The Edinburgh Balkan Music Project is one of four ensembles bringing together Music students at Edinburgh College of Art (ECA) with singers and musicians from across the University of Edinburgh and the wider Edinburgh community. As the Project wraps up for this academic year, we speak to two students who’ve sung or played as part of the ensemble in 2015/16.
The Edinburgh Balkan Music Project brings together singers and musicians interested in music from, or influenced by, Southeast Europe. During this academic year, the ensemble has met once a week for around two hours, and held performances in the Jazz Bar and the Wee Red Bar.
Joy Vamvakari, a postgraduate Music student at ECA with a musicology background, describes the meetings as “informal and friendly, but with the common acknowledgement that there’s work to be done. Everyone respects each other and we’re free to suggest repertoire and changes of pieces. I joined because I was both new to the city and the University and saw it as a fun opportunity to meet more people, develop skills, and enjoy myself.
Most of the pieces we’ve played have been songs with a strong rhythmic element, a catchy tune, and layered orchestration, providing an opportunity for all instrument groups to be heard. We’ve made sure that different members have been given space to perform a solo during songs, and there have also been a cappella elements. I’ve loved our live performances. There is nothing like being in front of a dancing, singing, happy audience!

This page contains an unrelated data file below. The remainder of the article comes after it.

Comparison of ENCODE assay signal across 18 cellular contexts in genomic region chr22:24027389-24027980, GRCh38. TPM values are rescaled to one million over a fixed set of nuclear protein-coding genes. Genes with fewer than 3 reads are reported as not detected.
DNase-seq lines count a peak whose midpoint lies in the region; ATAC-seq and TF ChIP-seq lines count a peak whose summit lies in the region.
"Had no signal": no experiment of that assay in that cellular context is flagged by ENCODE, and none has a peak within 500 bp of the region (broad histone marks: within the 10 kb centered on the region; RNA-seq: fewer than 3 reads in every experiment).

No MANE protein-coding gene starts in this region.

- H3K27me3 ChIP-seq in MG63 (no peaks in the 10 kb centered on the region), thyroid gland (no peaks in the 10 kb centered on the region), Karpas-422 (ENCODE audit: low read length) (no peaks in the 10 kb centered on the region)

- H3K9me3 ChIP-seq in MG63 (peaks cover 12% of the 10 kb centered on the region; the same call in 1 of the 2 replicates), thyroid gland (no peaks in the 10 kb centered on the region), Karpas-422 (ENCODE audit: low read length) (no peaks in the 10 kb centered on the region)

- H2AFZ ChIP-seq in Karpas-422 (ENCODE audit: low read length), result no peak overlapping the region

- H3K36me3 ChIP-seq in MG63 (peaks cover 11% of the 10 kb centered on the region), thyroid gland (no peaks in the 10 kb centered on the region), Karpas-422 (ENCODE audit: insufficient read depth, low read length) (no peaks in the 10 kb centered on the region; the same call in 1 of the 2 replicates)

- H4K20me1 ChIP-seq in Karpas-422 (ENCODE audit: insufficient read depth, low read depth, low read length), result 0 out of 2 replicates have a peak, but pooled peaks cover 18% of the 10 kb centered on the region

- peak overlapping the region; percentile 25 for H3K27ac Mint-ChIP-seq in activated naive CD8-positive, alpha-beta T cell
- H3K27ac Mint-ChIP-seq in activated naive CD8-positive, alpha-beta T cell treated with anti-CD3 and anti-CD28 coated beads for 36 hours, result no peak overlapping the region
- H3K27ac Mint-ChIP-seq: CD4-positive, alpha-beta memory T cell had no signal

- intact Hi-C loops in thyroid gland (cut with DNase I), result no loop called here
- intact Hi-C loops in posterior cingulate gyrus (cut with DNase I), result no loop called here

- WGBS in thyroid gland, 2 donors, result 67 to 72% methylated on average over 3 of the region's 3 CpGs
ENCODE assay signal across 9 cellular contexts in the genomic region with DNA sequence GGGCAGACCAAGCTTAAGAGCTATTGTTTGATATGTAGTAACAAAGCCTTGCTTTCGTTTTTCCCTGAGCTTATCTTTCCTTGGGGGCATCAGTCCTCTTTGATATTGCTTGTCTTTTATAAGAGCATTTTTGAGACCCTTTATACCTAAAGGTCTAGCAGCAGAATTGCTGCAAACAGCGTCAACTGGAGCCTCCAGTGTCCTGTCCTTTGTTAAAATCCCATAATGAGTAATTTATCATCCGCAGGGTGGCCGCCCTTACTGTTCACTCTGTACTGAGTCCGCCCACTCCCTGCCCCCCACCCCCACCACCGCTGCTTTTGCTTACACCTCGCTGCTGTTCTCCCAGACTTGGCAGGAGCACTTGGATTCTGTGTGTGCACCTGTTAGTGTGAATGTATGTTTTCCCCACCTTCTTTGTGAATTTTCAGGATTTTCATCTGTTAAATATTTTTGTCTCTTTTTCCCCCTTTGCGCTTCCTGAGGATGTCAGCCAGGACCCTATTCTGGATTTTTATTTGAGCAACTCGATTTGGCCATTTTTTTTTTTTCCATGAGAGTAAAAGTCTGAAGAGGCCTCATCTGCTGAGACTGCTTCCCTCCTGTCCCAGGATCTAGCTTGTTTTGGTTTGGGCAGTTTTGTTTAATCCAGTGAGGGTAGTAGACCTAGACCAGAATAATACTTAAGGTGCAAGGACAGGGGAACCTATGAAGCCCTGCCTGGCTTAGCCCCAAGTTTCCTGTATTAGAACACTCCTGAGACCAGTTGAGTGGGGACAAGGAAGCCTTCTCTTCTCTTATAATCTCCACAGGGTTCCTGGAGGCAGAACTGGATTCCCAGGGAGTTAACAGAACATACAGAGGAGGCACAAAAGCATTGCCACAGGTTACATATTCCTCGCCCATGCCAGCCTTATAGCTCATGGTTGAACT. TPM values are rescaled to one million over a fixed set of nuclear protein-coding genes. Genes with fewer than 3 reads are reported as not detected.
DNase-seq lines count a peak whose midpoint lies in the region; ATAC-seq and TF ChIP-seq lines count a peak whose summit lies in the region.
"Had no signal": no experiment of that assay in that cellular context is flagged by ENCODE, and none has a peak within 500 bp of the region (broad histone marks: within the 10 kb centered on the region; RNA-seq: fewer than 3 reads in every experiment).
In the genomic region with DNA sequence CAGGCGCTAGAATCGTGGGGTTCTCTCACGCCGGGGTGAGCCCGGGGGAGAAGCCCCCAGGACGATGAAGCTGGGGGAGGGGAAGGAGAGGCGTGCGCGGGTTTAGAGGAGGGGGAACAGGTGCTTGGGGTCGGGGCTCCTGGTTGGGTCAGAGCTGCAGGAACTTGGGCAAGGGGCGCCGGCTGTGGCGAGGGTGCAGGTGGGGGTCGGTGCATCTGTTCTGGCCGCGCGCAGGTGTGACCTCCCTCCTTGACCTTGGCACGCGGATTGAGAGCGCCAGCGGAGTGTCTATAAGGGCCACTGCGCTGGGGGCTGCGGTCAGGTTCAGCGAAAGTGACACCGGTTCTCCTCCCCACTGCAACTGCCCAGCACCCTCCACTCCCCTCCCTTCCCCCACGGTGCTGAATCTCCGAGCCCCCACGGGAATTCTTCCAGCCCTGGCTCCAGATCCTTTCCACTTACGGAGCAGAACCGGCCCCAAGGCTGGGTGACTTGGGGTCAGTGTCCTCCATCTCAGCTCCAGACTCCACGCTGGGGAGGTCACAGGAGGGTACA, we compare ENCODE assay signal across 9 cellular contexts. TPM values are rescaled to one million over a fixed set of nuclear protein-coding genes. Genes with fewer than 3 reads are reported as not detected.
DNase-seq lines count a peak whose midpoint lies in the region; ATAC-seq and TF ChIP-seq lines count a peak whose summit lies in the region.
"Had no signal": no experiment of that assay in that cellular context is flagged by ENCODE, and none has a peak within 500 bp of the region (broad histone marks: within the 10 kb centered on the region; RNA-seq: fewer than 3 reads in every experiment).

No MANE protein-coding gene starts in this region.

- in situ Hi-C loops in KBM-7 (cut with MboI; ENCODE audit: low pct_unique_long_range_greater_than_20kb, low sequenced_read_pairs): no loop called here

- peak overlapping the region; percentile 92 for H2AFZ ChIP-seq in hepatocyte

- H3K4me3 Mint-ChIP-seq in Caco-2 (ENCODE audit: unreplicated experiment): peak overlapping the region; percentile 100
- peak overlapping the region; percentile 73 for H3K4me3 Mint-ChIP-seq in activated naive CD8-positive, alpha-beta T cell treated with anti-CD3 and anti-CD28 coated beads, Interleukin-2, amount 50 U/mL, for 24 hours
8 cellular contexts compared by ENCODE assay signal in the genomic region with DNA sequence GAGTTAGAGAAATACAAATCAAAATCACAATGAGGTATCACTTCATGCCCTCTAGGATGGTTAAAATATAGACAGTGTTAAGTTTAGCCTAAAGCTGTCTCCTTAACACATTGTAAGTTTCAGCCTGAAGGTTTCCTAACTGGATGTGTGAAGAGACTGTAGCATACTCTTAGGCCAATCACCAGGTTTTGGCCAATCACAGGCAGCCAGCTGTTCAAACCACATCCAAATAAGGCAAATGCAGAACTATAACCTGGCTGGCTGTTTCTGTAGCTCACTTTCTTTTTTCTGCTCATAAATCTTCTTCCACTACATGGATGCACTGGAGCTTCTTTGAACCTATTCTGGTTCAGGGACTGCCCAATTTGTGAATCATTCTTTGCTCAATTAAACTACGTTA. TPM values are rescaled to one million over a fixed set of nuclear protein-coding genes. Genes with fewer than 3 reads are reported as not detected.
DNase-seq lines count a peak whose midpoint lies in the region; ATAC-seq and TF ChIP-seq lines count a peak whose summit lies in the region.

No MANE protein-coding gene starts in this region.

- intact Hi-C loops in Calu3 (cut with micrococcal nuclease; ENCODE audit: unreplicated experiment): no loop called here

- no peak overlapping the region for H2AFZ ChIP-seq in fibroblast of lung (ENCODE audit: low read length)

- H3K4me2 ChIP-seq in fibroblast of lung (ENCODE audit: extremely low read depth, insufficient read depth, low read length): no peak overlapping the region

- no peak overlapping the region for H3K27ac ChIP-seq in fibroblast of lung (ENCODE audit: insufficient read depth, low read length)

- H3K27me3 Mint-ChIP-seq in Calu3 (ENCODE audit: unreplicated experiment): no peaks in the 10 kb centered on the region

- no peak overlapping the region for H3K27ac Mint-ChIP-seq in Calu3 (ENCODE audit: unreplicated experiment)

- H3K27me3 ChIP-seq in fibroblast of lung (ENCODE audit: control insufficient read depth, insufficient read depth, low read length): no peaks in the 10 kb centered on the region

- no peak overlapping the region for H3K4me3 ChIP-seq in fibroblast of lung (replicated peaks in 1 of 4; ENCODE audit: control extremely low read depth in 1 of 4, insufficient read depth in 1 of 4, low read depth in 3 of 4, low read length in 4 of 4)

The ensemble very quickly became my favourite weekly activity and I think the experience has greatly contributed to my first year as a PhD, in that I’ve got to know and work with undergraduate and postgraduate students, as well as people from other departments, in a productive, engaging and fun environment.”
A new perspective on performance and composition.
Patrick Lucas is an undergraduate at the University of Edinburgh, studying both Music and Mathematics. He explains why he joined the Balkan ensemble…
“After a seminar about bringing the rhythms of Eastern European folk music into the classical mainstream, I noticed a poster advertising the Project. It struck me as a great opportunity to explore a distinctive, exciting type of music I previously knew little about.
I think the group's given me a new perspective on music both from a performance point of view (the improvisational side is something that was quite new to me, as someone from a mostly classical background) and as a composer (I have written a piece for string quartet based on one of the tunes we played, which I'm planning to expand into a suite).
Fundamentally, Maths and Music are both about patterns, and the opportunity to be exposed to a new palette of patterns was a bit like studying Maths in that what seems instinctively fundamental about rhythm - regular beat patterns - are revealed to be non-ubiquitous.
I was a little hesitant at first to join, but I would encourage anyone with similar doubts to just dive in - everyone's really friendly, positive and helpful, and it's surprising how much you can pick up just by playing!”
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